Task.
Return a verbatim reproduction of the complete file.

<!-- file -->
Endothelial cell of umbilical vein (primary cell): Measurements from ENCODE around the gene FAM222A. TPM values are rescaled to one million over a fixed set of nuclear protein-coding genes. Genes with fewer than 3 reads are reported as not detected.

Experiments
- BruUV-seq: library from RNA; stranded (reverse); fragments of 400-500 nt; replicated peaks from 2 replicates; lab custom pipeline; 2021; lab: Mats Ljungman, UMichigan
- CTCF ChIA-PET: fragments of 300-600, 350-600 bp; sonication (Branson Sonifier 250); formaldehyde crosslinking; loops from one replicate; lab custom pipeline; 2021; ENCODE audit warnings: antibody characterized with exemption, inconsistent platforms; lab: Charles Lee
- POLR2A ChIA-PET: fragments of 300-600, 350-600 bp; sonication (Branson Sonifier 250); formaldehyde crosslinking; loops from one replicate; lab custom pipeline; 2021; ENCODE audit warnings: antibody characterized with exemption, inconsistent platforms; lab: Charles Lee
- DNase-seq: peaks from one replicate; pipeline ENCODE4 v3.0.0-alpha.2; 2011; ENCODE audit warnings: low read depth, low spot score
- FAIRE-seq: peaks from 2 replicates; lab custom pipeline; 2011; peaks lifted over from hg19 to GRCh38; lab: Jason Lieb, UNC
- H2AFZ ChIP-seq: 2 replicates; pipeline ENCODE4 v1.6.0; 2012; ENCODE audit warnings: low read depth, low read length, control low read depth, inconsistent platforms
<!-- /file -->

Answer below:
Endothelial cell of umbilical vein (primary cell): Measurements from ENCODE around the gene FAM222A. TPM values are rescaled to one million over a fixed set of nuclear protein-coding genes. Genes with fewer than 3 reads are reported as not detected.

Experiments
- BruUV-seq: library from RNA; stranded (reverse); fragments of 400-500 nt; replicated peaks from 2 replicates; lab custom pipeline; 2021; lab: Mats Ljungman, UMichigan
- CTCF ChIA-PET: fragments of 300-600, 350-600 bp; sonication (Branson Sonifier 250); formaldehyde crosslinking; loops from one replicate; lab custom pipeline; 2021; ENCODE audit warnings: antibody characterized with exemption, inconsistent platforms; lab: Charles Lee
- POLR2A ChIA-PET: fragments of 300-600, 350-600 bp; sonication (Branson Sonifier 250); formaldehyde crosslinking; loops from one replicate; lab custom pipeline; 2021; ENCODE audit warnings: antibody characterized with exemption, inconsistent platforms; lab: Charles Lee
- DNase-seq: peaks from one replicate; pipeline ENCODE4 v3.0.0-alpha.2; 2011; ENCODE audit warnings: low read depth, low spot score
- FAIRE-seq: peaks from 2 replicates; lab custom pipeline; 2011; peaks lifted over from hg19 to GRCh38; lab: Jason Lieb, UNC
- H2AFZ ChIP-seq: 2 replicates; pipeline ENCODE4 v1.6.0; 2012; ENCODE audit warnings: low read depth, low read length, control low read depth, inconsistent platforms